A New Generation of Clickers
Operates 10 Separate Devices


Rahul Mukhi, a student at Harvard Law School, has been through five remote controls this year. What does he spend his weekends shopping for? Another one.

Mr. Mukhi is in search of the ultimate in couch-potato bliss: a single clicker that controls everything from a DVD player to a surround-sound home entertainment system. But many current versions of these universal remotes fall short. Mr. Mukhi has one that can control his TiVo, TV set, and cable -- but not his VCR and DVD. Another one that came with the cable TV can't control his stereo.

For years, manufacturers have tried -- and generally failed -- to come up with a remote that would control everything in the room and be easy to use. Most were either too difficult to use, or too expensive to really catch on. Now, however, manufacturers are rolling out a new generation of remotes that they claim fix the problems that have plagued the devices in the past.

They're also cheaper. Some features that once cost as much as $500 -- like touch screens -- now can be had for well under $100. Makers are also beginning to make the devices compatible with additional types of machines, including personal video recorders and DVD players. Universal Electronics Inc., the company that makes the technology inside a number of remotes, has expanded the number of devices its remotes can handle by 15% this year.

The race to produce the perfect remote has accelerated this year, as the number of gadgets in American living rooms has increased, especially with the rise of the DVD player, now in 30% of American homes. This year, the average U.S. home has an estimated five to seven remotes piled on the coffee table, up from fewer than three in 2000.

Behind these advances is a battle for control of your living room. Cable-TV and satellite services are eager for you to stick with the clicker they provide, because to them it's not just a remote: It's a thumb-activated cash register. Their goal is to make it easy for you to buy extra services from them. As a result, cable companies are continually upgrading the remotes that they provide with cable services.

Of course, the main headache with remotes isn't technical at all -- it's when you lose the thing. Here are three tricks for keeping track of it:

The KeyRinger: Attach one unit to a key ring and another one to the remote. When you press one, the other emits a loud sound and flashing light. $29.95 for two at

The Big Remote from Tek Partner: This remote is too hulking to slip between the sofa cushions. $39.95 at

Inflatable Remote Duck: On eBay, search for "remote control holders." There were 30 when we checked -- from a $30 wooden box with a clock to a $5 blow-up duck that sits on the armchair.

With a wide range of devices on the market, buyers should figure out how much complexity they really want.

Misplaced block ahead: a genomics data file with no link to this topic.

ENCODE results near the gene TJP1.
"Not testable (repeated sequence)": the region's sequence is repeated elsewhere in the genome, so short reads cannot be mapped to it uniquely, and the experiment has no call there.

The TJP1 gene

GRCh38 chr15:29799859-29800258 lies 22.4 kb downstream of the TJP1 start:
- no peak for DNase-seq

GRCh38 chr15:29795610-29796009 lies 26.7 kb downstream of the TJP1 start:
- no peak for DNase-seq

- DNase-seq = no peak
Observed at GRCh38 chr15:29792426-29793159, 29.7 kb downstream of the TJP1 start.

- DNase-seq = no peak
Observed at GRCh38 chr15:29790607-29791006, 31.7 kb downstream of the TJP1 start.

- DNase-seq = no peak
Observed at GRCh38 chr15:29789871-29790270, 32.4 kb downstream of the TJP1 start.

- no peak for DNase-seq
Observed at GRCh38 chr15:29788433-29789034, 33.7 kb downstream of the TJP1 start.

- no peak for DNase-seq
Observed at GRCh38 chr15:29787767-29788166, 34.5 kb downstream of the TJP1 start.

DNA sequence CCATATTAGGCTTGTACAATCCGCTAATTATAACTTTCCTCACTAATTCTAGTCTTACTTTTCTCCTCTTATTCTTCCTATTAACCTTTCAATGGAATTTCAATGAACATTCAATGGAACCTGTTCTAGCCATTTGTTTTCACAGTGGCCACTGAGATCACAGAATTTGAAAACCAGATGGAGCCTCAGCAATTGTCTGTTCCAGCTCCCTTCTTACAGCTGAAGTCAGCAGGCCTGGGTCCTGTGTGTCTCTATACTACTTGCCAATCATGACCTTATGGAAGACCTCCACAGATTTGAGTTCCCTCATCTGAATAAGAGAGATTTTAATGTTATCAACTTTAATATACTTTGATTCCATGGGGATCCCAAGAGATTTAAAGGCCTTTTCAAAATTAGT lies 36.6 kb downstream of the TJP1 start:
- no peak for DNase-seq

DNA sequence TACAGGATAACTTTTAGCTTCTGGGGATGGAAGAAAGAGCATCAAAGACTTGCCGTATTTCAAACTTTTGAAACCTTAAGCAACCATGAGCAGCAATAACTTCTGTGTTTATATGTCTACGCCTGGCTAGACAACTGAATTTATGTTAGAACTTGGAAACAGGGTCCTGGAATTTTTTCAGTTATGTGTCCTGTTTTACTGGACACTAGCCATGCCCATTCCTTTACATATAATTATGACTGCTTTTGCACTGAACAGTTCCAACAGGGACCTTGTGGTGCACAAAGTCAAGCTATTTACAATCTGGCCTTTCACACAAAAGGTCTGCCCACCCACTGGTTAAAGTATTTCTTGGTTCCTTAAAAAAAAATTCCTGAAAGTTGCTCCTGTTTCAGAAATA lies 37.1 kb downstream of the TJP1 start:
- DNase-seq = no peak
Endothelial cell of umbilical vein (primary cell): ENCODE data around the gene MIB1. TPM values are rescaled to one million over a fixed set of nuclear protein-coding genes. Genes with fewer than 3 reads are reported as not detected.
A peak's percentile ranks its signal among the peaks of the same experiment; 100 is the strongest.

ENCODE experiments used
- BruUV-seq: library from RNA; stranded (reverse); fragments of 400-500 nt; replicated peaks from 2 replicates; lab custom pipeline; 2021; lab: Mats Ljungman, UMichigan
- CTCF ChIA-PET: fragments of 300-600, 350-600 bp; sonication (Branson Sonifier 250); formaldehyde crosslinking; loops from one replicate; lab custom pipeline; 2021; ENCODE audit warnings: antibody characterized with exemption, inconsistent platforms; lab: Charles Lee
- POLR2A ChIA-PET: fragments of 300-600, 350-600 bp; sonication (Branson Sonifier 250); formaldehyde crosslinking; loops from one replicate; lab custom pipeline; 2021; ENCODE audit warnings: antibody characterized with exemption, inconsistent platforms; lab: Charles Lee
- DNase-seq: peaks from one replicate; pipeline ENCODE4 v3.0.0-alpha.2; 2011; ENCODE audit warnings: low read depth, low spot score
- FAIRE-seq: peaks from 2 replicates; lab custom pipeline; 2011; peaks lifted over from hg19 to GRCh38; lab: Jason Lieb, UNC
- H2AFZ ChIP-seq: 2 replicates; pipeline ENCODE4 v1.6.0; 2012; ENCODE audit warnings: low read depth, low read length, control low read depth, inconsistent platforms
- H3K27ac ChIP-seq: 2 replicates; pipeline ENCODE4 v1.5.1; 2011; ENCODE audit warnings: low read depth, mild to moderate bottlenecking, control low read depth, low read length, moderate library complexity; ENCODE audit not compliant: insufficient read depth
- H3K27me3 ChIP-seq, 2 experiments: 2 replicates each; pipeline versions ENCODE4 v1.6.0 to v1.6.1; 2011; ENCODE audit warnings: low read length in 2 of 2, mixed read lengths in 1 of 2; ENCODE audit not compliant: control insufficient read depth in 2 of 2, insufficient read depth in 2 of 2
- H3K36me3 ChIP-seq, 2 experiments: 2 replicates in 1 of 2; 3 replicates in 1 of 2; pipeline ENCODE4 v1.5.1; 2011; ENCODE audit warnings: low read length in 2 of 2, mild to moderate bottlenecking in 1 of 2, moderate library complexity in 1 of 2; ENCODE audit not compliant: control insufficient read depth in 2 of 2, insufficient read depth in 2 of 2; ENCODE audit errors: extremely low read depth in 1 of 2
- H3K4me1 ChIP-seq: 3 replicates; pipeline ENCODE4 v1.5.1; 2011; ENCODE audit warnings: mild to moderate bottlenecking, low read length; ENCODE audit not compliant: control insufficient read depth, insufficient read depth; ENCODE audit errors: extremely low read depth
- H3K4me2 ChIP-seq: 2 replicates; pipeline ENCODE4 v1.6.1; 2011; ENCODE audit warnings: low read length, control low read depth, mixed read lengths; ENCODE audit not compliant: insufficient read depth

Pay-per-view, for instance, now generates $925 million in annual revenue, according to Carmel Group, up 42% in the past six years. That's why cable-TV remotes often have special, brightly colored buttons for purchasing things like video on demand. All digital cable subscribers today receive multi-device remotes upon installation.

In all, there are now dozens of universal remotes -- and some have made significant progress over past models. Radio Shack's 6-in-1 Remote, powered by "Kameleon" technology, has a touch screen that illuminates only the buttons for the devices currently in use. This feature makes it easy to use the device, which costs about $60, and should make programming simpler.

Even so, the device isn't free of complications. When a product manager from the device's inventor, Universal Electronics Inc., demonstrated the product recently, she was not able to make it work with a Sharp VCR. A call to the customer help line -- with a 25-minute hold time -- didn't solve the problem. The company said this experience was atypical. But users of many different brands of universal remotes say experiences like this are the rule rather than the exception.

Another moderately priced new device, One for All's URC9910 Universal Remote, at around $60, offers a feature once reserved for the most expensive remotes: radio frequency. The unit comes with a radio receiver that allows users to stash it and some of their equipment in the closet and still control their equipment.

Ken Schoenberg, an attorney in Delray Beach, Fla., recently bought the One for All device and realized it was nearly as useful as a remote he paid $2,000 for two years ago. If he'd waited, he says, he'd have "saved tons of money." A self-proclaimed "gadget guy," he said programming the device was easy. However, some users may find its 60 buttons and dense instruction book daunting.